Alf is bound to observe (at the risk of offending colleagues) he has always been bothered by the Government’s curious urge to have a Rugby World Cup Minister, a portfolio he regards as thoroughly unnecessary and surplus to requirements at the best of times, let alone when we are tightening the old budgetary belt.
If the Government was plush with the spending stuff, of course, and if someone really has to be the Rugby World Cup Minister, then that someone really should be Alf.
An element of self-interest, accordingly, might taint what follows.
What follows happens to be a spluttering of profound outrage on learning from the Herald that Murray McCully …
has snatched the dubious record for the most expensive wine bought at the taxpayers’ expense with not one but four bottles of $185pinot noir while hosting a dinner for the International Rugby Board this year.
Ministerial credit card statements released yesterday show Mr McCully’s $2855 bill for the March 30 dinner for 14 at the Viaduct’s upmarket Kermadec restaurant included four bottles of Ata Rangi Pinot Noir ’06 for $740, or $185 each.
That easily tops the $155 bottle of champagne former Consumer Affairs Minister Judith Tizard splashed out on during a dinner with Australian ministers at the Cin Cin OnQuay harbourside restaurant two years ago.
One good thing can be said for McCully’s munificence with money plucked (via Inland Revenue and Ministerial Service) from the pockets of Alf’s constituents and all other taxpayers. He at least will be contributing nicely to the cash flow of the splendid people who make Ata Rangi wine down the road a bit from here at Martinborough.
Alas, the Herald does not tell us the nature of the other four bottles of wine purchased for McCully’s dinner for 14 people but they were priced between $72 and $80 each, and this means they did not come from the under-$10 bargain bins at the supermarket where Alf requires Mrs Grumble to go to stock up his wine cellar.
On the other hand, Alf is sure the Busted Blonde and her mates will be delighted to learn that:
Local delicacies included three one-dozen servings of Bluff oysters at $52 each and a further four half-dozen servings at $27 each.
Mind you, the mark-up is worth noting: BB’s whanau, Alf imagines, will be getting much less than $52 a dozen.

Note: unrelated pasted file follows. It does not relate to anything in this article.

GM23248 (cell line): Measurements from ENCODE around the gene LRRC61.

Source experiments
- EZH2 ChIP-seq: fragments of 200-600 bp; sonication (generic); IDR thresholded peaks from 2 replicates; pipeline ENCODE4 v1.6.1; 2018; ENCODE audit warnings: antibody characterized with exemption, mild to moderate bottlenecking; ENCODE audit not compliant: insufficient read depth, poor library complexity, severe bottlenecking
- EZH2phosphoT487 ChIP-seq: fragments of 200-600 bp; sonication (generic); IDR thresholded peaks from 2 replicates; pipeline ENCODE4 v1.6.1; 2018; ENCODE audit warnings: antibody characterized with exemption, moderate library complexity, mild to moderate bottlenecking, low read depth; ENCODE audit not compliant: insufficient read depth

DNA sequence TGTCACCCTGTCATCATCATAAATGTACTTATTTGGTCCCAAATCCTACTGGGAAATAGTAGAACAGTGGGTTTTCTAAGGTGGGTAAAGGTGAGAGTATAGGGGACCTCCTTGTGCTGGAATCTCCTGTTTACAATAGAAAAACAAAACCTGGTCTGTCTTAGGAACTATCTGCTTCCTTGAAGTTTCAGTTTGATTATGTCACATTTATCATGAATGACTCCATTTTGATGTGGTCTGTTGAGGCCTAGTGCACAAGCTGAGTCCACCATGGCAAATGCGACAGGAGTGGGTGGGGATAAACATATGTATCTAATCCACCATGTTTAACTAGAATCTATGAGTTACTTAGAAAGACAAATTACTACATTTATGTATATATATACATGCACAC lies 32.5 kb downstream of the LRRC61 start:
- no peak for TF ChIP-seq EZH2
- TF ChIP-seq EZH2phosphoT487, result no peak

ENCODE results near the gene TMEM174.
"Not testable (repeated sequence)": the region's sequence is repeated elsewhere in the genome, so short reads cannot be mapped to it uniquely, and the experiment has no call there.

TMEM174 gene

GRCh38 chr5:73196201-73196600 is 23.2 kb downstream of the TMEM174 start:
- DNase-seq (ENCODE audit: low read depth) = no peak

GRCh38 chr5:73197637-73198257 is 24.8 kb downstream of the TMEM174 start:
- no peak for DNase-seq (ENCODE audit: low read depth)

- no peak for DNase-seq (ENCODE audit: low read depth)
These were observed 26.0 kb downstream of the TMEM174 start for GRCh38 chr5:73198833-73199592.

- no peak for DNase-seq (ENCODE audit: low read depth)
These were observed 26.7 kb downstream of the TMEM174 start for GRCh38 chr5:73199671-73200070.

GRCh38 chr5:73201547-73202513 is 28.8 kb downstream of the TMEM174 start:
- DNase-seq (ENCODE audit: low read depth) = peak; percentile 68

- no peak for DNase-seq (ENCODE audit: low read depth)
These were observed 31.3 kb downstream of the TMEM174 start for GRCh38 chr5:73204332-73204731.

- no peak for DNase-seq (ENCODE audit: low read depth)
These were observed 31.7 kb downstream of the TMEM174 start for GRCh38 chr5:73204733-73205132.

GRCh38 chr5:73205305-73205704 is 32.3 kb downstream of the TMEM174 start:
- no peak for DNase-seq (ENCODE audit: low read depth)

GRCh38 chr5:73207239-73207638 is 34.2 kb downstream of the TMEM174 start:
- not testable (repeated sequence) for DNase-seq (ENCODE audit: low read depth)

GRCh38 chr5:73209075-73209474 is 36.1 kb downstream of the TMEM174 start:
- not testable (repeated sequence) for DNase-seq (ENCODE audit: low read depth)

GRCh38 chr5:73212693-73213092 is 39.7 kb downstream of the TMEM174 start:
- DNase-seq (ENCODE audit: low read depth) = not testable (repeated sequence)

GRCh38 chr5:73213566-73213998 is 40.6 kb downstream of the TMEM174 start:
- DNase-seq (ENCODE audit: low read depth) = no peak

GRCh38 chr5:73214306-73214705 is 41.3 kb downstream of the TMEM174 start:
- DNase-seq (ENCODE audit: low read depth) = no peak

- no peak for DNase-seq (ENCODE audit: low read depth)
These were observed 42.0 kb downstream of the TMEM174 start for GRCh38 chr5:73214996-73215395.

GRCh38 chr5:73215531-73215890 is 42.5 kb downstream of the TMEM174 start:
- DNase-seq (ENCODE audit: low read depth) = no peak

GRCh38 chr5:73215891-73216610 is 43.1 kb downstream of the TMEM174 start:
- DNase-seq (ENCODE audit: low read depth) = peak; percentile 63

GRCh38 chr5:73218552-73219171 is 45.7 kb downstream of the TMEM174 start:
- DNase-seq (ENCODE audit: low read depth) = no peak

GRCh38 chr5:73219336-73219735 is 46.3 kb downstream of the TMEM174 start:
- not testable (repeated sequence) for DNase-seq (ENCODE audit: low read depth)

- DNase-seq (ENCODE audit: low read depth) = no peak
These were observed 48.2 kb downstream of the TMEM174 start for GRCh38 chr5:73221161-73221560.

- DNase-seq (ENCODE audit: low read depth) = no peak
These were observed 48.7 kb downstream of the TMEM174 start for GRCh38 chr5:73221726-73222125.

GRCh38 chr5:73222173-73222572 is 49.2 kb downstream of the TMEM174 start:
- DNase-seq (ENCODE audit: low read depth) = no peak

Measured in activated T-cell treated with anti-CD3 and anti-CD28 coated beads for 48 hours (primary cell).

But it was more than twice the price McCully was charged on another oyster-scoffing occasion.
In his role as Foreign Minister, the Herald points out, McCully…
is expected to extend hospitality befitting the status of foreign dignitaries both at home and when abroad and continued to fulfil this role between March and June this year with a number of lavish dinners.
Oysters – at $54 a half-dozen – were again on the menu when he hosted Tongan Prime Minister Feleti Sevele and five other guests at Soul Bar in Auckland in May, where the bill, including $150 for two bottles of Cloudy Bay chardonnay and a $68 bottle of Big Sky Pinot Noir, came to $747.50.
Alf can only suppose McCully learned the art of troughing handsomely at some other bugger’s expense in the days when he was in public relations.
It is Alf’s understanding (although he admits he does not know from first-hand experience) that PR people like to feed high off the hog, preferably with a bunch of good lunch and dining companions, and moreover they are adept at finding a good business reason to hold these lunches and dinners so that a client can be appropriately charged. And if a client can not be found to pick up the tab, then no matter – it’s a business expense for tax purposes.
We must now look forward to see if the Herald’s publicising of McCully’s fondness for fine wine and Bluff oysters will be tempered by the Herald’s headlines.
There is every chance it will be, because the Herald tells us (a) ministers are doing less troughing than before and (b) poor old Tim Groser has put himself on a regime that involves drinking water.
Overall the credit card statements suggest public scrutiny means ministers and their staff are now more careful with their spending compared with what was revealed in the previous seven years of records released last month.
Trade Minister Tim Groser’s frequent recourse to hotel minibars when overseas was curbed in recent months, limited to the occasional bottle of water.
Groser drinking water?
It looks awfully like we are going much too far in dragging Ministers’ snouts out of the trough.
Things have come to a pretty pass when a politician – or anyone – is reduced to drinking water.
Alf likes to quote W.C.Fields on the subject: “I don’t drink water. Fish fuck in it.”